The dense growth of Chromebark trees have overrun these tidal brine pools and turned them into shallow mangals. The metallic lustre of the canopy shimmers with every colour of the rainbow, as the chromium salt laced foliage catches what light shines through the overcast skies.Chromebark trees are the dominant species of tree that have colonised the edges of the mineral rich Turquoise Pools and have developed the area into a dense mangrove swamp, or mangal. The term "Chromebark" refers to several very similar mutated subspecies of the now extinct steelbark trees native to Aaltiera. Chromebark trees have adapted to take advantage of the chromium salts that are abundant in the saline turquoise waters. These salts, when combined with ferrous minerals from the rust red silty loams, forms a natural form of stainless steel, which the chromebark trees incorporate into their structure. Excess metal salts accumate within the leaves, giving them a shimmering, multi-hued metalic lustre.
Wind whispers through the canopy causing the leaves to rustle like tin foil. One or two are shaken loose, where they glide into the turquoise waters like rainbow hued metal ribbons.
There are two main species of Chromebark, which can be distinguished by their root structures. Lagoon Chromebarks typically grow in deeper pools of metallic brine, and grow on wide cones of thin, spindly roots. The natural stainless steel imparts considerable compressive strength, and these trees can develop wide, heavy boughs with ease. Often only one or two of these trees dominate an entire tidal pool. Littoral Chromebarks typically inhabit the shallow edges of the tidal pools. Their thick, web-like root structure constricts water flow and attracts silty deposits whenever the tide comes in. These trees tend to grow taller than their deeper water cousins as they fight for scarse scraps of natural light.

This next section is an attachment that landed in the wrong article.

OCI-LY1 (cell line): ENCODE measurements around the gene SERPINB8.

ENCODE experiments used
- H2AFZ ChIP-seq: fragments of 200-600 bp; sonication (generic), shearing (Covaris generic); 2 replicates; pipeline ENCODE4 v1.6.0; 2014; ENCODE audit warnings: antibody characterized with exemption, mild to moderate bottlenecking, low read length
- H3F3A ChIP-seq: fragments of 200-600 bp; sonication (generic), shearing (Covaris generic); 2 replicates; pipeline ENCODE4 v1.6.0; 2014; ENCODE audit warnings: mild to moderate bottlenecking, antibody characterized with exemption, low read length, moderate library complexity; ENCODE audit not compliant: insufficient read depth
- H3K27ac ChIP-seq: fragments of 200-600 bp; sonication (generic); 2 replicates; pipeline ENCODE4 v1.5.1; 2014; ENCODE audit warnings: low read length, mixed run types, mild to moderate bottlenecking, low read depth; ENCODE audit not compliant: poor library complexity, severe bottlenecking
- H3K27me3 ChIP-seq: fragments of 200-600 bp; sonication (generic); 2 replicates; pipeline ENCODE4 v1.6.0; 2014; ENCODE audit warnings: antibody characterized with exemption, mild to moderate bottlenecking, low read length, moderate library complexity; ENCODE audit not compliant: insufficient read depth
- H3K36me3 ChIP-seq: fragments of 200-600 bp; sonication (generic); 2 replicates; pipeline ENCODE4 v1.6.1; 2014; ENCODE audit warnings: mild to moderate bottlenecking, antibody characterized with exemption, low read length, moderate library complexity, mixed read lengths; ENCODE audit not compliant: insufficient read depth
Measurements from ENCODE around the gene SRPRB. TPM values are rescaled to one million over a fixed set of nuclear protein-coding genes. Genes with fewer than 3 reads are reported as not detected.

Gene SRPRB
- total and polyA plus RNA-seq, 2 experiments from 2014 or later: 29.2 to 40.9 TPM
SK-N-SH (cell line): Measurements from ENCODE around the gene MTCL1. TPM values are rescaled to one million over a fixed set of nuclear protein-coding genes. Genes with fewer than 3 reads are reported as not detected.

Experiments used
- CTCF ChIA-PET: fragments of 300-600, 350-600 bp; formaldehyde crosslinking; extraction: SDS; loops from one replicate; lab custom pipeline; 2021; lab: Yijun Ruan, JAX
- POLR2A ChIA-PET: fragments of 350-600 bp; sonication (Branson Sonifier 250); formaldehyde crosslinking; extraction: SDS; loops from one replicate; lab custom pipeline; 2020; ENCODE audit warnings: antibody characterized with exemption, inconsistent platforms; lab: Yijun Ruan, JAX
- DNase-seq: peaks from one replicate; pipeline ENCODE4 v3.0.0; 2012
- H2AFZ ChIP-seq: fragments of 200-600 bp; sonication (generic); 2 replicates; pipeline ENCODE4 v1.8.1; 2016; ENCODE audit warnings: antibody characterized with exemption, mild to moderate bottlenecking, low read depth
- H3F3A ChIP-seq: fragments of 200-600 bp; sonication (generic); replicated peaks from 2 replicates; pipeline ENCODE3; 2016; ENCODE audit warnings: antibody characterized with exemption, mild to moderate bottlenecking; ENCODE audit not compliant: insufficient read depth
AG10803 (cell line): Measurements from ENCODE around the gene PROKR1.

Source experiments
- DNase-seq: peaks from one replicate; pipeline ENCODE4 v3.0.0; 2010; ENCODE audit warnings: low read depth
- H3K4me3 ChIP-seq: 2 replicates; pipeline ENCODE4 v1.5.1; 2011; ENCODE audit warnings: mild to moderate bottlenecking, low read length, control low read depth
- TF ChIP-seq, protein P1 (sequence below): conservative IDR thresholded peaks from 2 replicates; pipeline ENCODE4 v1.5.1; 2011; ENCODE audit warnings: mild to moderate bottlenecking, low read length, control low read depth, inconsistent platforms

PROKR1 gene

Genetics and Reproduction
Chromebarks reproduce in a similar way to coconut palms, except that the buoyant husks are composed of what is effectively steel wool.
Uses, Products & Exploitation
Rows of severed sprigs lie beside the low huts, coppiced from the nearby mangal grove. The metallic wood still burns well enough, leaving behind chrome steel strands among the piles of ash.Communities within the Mangal make extensive use of the Chromebark trees native to the region. Old wood is too tough to hack and hew, but young growth can be coppiced. These cuttings are pliable enough to be loosely weaved together into wattle and used as a building material. Cuttings can be burned as a source of fuel, leaving behind strands of natural stainless steel. These strands can be woven together and forged into a single object. Chromebark nuts, while tough to crack, are an efficient source of food with a long shelf life. The nuts' steel wool husks are a good thatch material. A thick, well made pair of gloves is recommended when handling chromebark nuts.
Symbiotic and Parasitic organisms
Numerous species of both flora and fauna live on, in, or around chromebarks. These include a number of arboreal vines, and the parasitic ferrous termite.